‘Finding Kendrick Johnson’ Reveals FBI’s Complicity In Coverup Of Black Child’s Murder

Above Photo: Still from documentary film, “Finding Kendrick Johnson.”

Millions of people in the United States believe the justice system—from the cops in the street right on up to the judges in the courthouse—is fair and unbiased. Millions of people also believe systemic racial and class biases are relics of a bygone era washed away by progressivism, the election of the First Black President, and the great healer called Time.

But those millions of people need to wake up and watch Jason Pollock’s documentary, “Finding Kendrick Johnson” (2021), for a healthy and horrifying dose of reality.

The film begins with Kendrick Johnson, a 17-year-old Black student, who was found dead in 2013 inside a rolled-up mat that was propped up against a little-used wall in the gymnasium of Lowndes High School in Valdosta, Georgia.

If the justice system in this country was fair, this documentary would not exist. But it does because everything about this case—from the moment Kendrick’s body was found—reveals how this system still is excruciatingly racist and classist.

The callousness of the police, officials at Lowndes High School and even other parents is revealed early in the documentary. For example, the police dismissed Kendrick’s mother, Jacqueline Johnson, when she reported her son had not returned home, which was unlike him. Police said Kendrick was probably “laid up with some fast-tail girl.” Later, when Kendrick’s body was found in the gym during school hours, neither the police nor school administrators locked down or closed the school, allowing classes to go on as if everything was normal. Meanwhile, police refused to allow Kendrick’s mother into the gym to see her son’s body and openly disrespected her grief. Then as a local TV news station reported news of Kendrick’s death, one of the parents—a white woman—tearfully told the reporter she was thankful it wasn’t her son. She also wondered how people would retaliate, even though no one knew what happened. Why would she assume anyone would retaliate? Why did she feel comfortable saying she was thankful it wasn’t her son, rather than express any sympathy for the mother whose son had been found dead?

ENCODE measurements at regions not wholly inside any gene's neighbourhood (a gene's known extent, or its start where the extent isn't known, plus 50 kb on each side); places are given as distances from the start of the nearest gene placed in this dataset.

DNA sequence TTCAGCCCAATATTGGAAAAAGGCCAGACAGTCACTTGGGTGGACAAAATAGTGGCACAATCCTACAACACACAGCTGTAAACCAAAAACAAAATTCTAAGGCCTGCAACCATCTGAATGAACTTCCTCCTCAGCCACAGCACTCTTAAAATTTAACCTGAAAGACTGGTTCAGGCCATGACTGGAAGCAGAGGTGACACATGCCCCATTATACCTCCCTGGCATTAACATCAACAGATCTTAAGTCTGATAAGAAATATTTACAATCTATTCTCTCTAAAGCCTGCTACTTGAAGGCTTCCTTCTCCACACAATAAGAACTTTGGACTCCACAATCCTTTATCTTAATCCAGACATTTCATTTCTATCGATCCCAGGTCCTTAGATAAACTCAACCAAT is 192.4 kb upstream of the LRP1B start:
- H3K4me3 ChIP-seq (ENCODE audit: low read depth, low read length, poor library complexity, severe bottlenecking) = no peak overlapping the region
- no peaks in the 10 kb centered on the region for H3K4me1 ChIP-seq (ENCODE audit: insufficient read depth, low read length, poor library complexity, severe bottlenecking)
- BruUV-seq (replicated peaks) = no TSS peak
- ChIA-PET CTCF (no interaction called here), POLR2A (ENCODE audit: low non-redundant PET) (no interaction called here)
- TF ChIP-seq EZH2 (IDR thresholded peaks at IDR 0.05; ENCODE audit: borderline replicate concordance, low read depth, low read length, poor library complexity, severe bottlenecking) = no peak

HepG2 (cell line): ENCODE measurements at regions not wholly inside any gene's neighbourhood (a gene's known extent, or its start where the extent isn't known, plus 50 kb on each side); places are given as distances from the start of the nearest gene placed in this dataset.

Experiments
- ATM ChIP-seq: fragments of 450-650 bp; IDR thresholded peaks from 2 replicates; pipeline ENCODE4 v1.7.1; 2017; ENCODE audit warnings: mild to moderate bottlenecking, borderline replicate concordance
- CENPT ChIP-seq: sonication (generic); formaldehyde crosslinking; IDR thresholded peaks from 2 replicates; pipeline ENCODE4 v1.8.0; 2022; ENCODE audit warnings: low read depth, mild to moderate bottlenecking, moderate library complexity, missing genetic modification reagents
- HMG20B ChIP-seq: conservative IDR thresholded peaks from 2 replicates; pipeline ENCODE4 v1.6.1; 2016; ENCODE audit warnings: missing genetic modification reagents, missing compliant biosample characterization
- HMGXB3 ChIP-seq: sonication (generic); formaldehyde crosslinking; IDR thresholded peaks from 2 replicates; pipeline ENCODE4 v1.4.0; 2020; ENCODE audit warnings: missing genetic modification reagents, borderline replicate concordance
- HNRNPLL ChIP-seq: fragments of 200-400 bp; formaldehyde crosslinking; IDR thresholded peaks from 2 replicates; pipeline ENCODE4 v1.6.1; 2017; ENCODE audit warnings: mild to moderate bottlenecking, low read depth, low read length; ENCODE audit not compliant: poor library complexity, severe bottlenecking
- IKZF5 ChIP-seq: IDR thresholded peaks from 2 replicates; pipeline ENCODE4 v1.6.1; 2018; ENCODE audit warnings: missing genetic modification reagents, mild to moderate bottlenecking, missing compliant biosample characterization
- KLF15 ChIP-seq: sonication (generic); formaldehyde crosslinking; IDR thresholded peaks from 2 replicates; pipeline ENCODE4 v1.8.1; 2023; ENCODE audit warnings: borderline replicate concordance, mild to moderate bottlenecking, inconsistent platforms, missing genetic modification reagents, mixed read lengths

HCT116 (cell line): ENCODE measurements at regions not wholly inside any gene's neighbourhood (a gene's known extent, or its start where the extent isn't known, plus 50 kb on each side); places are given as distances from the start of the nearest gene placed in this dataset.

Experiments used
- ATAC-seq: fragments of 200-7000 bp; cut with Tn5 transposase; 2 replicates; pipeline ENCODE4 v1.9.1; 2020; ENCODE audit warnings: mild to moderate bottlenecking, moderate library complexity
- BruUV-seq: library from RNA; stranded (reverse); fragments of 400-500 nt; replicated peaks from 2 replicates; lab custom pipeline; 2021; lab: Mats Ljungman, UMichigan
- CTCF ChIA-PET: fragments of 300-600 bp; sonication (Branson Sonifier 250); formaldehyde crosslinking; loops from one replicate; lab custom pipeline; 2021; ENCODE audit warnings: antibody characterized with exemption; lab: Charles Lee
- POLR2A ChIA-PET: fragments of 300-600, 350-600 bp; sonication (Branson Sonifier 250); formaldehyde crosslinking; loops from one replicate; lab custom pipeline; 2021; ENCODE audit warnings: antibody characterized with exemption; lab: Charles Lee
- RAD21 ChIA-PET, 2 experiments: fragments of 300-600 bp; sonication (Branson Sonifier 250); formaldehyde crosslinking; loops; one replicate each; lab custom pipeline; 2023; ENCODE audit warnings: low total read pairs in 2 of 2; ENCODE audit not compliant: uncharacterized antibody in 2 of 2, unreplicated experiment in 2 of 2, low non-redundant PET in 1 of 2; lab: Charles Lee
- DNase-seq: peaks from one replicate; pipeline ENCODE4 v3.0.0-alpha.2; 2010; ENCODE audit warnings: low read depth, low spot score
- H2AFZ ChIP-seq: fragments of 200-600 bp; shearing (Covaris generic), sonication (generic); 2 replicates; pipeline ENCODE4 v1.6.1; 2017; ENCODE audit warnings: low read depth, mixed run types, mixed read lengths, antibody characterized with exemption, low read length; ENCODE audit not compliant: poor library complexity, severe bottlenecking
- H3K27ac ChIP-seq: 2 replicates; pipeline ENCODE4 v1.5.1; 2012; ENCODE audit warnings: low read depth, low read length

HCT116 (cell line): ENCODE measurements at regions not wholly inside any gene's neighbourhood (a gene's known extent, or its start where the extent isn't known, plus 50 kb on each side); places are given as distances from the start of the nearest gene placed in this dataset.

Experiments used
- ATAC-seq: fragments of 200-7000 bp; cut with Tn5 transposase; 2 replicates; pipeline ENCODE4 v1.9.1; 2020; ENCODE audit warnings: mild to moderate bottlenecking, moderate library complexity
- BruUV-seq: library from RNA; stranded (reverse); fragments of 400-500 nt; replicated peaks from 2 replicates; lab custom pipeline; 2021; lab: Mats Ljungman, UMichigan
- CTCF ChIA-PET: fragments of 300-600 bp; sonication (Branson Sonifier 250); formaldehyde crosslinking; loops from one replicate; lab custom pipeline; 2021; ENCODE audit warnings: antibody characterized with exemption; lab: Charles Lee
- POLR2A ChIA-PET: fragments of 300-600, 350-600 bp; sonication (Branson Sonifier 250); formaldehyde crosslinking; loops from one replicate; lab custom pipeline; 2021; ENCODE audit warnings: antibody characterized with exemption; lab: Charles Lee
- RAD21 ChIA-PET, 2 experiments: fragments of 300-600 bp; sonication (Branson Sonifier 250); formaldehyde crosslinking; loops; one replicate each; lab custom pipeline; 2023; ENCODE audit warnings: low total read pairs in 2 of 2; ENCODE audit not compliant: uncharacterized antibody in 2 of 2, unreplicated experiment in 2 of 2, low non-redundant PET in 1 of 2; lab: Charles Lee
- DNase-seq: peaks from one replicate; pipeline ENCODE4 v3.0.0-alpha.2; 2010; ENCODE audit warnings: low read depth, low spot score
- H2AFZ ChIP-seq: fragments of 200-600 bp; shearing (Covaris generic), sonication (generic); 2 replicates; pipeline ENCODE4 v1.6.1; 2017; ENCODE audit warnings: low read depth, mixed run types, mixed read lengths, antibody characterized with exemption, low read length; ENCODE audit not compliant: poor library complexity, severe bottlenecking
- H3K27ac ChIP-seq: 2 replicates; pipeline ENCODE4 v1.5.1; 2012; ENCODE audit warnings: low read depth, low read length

But this was the attitude of not only those at every level of authority. This also was the way much of the community that was not connected to the Johnson family related to the case as the family doggedly pursued the truth behind Kendrick’s murder.

And it is accurate to characterize what happened to Kendrick Johnson as a murder. As the documentary points out, the police quickly gave an explanation for Kendrick’s death, in what could not under any circumstances be called an investigation. That is ridiculous from a purely logical standpoint. As the documentary goes on to reveal, no physical or forensic evidence from the scene corroborated the explanation.

Kendrick’s father, Kenneth, raised grave questions about how the medical examiner’s office handled his son’s body. He also realized the official police narrative that no foul play was involved was grotesquely untrue.

Pollock offers a gripping examination of the similarities between Kendrick Johnson’s case and that of Emmett Till, the 14-year-old Black boy who was lynched in Mississippi in 1955 after a white woman lied that he inappropriately interacted with her. Pollock also places the questionable actions of the Federal Bureau of Investigation (FBI) within the context of the racism upon which the agency was founded and continues to carry out.